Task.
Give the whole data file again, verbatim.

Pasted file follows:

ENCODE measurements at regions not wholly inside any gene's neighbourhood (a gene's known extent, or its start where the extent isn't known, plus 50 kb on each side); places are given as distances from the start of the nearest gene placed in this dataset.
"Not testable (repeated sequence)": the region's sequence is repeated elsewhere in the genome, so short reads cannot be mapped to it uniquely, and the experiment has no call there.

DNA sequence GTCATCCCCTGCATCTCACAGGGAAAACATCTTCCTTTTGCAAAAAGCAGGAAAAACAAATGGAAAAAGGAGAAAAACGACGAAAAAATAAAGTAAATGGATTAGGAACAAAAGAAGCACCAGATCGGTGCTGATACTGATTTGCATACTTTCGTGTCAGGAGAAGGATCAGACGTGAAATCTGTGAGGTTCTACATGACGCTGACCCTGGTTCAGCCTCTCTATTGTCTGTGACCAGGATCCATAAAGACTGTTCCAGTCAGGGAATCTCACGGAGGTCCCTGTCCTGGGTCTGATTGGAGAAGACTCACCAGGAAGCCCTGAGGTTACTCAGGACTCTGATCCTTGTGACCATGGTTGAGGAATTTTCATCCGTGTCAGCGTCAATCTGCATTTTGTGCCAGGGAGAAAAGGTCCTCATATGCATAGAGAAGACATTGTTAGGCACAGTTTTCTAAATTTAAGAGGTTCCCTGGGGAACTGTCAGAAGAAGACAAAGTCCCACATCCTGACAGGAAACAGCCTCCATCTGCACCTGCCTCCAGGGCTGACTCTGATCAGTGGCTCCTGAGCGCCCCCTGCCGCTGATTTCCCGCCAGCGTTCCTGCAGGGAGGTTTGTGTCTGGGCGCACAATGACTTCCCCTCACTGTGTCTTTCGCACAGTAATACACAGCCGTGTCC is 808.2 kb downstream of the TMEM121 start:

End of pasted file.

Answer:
ENCODE measurements at regions not wholly inside any gene's neighbourhood (a gene's known extent, or its start where the extent isn't known, plus 50 kb on each side); places are given as distances from the start of the nearest gene placed in this dataset.
"Not testable (repeated sequence)": the region's sequence is repeated elsewhere in the genome, so short reads cannot be mapped to it uniquely, and the experiment has no call there.

DNA sequence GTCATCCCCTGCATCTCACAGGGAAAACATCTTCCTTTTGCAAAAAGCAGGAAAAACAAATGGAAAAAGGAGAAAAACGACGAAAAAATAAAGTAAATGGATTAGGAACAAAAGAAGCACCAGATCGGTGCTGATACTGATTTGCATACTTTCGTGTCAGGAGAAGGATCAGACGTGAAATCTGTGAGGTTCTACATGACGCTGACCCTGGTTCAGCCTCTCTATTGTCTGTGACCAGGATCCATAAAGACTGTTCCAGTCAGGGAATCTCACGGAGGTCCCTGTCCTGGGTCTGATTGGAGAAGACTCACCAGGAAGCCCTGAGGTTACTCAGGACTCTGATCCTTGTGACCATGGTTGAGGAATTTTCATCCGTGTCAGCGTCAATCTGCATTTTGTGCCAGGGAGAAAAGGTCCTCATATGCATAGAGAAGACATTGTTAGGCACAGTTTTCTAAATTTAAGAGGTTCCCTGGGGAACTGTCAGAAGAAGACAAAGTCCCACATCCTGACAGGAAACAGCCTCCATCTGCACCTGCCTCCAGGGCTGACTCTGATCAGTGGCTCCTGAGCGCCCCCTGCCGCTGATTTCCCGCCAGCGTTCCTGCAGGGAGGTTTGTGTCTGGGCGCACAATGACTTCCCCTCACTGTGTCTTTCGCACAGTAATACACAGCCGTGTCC is 808.2 kb downstream of the TMEM121 start: